Central Pori Church

Pori, Finland

The Central Pori Church is a church in Gothic Revival style. It is the largest church in region of Satakunta, and one of the largest in Finland. The church was built in between 1859 and 1863, when it was inaugurated. It is known for its unique church tower, which is made of cast iron. The tower is 72 metres (236 ft) tall. The church was designed by T. Chiewitz and C.J. von Heideken. Glass paintings in the church are made by Magnus Enckell.

Reference: Wikipedia

Comments

Your name



Address

Yrjönkatu, Pori, Finland
See all sites in Pori

Details

Founded: 1859-1863
Category: Religious sites in Finland
Historical period: Russian Grand Duchy (Finland)

Rating

4.2/5 (based on Google user reviews)

User Reviews

Raimo Kariniemi (3 years ago)
Vaikka käyn harvakseen joka kerta se on sykättyvä tunne tässä upeassa kirkossa.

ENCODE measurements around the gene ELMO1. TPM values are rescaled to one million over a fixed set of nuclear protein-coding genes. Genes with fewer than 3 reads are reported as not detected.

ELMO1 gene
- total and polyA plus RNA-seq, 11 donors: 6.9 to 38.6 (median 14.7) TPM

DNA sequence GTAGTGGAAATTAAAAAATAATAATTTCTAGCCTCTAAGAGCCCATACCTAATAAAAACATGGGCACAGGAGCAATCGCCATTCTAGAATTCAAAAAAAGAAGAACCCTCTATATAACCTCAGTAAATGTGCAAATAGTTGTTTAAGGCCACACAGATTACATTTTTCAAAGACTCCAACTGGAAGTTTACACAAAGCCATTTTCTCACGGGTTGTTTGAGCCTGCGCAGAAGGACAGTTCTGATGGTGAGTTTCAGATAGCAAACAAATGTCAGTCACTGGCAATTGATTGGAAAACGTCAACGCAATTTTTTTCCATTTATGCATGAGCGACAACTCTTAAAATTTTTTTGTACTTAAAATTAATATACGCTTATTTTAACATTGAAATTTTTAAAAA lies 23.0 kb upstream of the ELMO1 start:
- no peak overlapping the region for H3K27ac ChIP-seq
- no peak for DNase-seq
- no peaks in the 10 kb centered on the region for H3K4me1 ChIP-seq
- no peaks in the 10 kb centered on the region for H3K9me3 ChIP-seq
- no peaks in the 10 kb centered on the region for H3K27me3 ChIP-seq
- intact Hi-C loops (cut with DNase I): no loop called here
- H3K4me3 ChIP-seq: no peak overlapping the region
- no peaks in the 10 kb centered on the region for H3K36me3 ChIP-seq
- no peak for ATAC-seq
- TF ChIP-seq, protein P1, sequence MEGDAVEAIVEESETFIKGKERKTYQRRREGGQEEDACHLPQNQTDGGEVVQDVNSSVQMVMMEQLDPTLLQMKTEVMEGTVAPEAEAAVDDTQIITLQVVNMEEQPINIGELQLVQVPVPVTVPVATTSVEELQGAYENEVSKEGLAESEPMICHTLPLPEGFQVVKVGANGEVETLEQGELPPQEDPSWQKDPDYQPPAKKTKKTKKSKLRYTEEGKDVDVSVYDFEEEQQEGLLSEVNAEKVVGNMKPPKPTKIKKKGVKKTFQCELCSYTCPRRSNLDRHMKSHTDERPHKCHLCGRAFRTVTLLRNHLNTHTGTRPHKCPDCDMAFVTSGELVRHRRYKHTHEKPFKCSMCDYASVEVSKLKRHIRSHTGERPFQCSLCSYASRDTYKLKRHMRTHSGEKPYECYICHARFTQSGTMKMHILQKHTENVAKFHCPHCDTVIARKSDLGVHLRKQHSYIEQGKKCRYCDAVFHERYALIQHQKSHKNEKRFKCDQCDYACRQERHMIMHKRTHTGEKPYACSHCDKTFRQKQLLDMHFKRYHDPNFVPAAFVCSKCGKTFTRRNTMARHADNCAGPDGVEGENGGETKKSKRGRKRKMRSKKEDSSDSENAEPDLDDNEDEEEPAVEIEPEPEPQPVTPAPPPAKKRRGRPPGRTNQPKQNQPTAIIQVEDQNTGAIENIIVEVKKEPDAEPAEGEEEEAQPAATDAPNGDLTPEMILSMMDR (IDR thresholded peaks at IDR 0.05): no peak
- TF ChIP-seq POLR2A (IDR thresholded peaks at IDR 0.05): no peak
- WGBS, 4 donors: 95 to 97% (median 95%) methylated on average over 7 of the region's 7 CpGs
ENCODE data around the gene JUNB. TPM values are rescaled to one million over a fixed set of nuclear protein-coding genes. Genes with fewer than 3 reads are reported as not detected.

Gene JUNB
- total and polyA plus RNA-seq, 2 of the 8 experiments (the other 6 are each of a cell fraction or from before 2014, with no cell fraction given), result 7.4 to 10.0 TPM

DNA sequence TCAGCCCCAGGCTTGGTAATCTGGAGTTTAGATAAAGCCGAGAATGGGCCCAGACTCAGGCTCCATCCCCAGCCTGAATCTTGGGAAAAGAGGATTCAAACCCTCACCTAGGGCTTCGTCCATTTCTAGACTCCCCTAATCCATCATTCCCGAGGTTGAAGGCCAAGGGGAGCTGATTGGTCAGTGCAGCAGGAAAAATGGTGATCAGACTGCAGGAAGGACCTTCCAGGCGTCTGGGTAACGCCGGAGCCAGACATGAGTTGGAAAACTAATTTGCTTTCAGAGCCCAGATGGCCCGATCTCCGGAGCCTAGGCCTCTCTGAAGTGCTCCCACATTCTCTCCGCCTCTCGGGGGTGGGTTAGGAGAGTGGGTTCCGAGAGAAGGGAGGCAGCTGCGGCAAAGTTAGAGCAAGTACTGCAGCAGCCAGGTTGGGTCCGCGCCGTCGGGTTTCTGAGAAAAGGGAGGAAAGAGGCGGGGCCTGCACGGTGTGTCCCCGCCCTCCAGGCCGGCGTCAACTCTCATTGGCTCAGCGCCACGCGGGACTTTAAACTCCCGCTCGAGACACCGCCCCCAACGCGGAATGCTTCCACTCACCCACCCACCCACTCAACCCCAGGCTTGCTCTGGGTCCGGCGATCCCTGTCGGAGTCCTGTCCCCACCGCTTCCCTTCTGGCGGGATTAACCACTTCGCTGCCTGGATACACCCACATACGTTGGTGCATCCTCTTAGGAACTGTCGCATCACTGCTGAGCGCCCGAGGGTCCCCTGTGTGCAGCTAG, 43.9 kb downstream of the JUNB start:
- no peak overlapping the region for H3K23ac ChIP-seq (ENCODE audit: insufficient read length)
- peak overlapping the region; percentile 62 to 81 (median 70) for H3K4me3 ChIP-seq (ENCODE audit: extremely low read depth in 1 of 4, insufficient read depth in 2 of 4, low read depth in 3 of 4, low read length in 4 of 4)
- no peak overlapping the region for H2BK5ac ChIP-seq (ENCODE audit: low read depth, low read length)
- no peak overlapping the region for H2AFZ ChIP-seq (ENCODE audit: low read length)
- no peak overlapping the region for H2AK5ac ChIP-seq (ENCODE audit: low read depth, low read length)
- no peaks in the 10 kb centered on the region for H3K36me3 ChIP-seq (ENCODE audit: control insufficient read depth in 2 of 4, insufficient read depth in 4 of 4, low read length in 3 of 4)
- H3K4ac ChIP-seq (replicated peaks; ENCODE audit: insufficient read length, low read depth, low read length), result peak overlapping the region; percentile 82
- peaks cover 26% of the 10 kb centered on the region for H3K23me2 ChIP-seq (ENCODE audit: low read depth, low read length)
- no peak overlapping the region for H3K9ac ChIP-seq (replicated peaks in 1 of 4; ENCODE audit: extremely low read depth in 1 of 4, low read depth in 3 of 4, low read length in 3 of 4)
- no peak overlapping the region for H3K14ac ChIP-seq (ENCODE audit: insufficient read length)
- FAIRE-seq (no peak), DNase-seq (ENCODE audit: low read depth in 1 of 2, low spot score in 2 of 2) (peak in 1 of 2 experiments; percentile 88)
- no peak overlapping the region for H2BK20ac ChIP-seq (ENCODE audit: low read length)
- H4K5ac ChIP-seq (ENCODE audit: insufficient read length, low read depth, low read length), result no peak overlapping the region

Salvatore Giordano (3 years ago)
Worth a visit
Vanessa Hernandez (3 years ago)
I haven't been inside yet as it was closed when I walked to it but from the outside the church is gorgeous. It's next to the river and there are walking trails around the area so you can walk there.
Peter Perdaen (3 years ago)
Nice looking church. One of the few interesting things to see in Pori.
Reetta Räisänen (5 years ago)
Beautiful church
Powered by Google

Featured Historic Landmarks, Sites & Buildings

Historic Site of the week

Caerleon Roman Amphitheatre

Built around AD 90 to entertain the legionaries stationed at the fort of Caerleon (Isca), the impressive amphitheatre was the Roman equivalent of today’s multiplex cinema. Wooden benches provided seating for up to 6,000 spectators, who would gather to watch bloodthirsty displays featuring gladiatorial combat and exotic wild animals.

Long after the Romans left, the amphitheatre took on a new life in Arthurian legend. Geoffrey of Monmouth, the somewhat imaginative 12th-century scholar, wrote in his History of the Kings of Britain that Arthur was crowned in Caerleon and that the ruined amphitheatre was actually the remains of King Arthur’s Round Table.

Today it is the most complete Roman amphitheatre in Britain.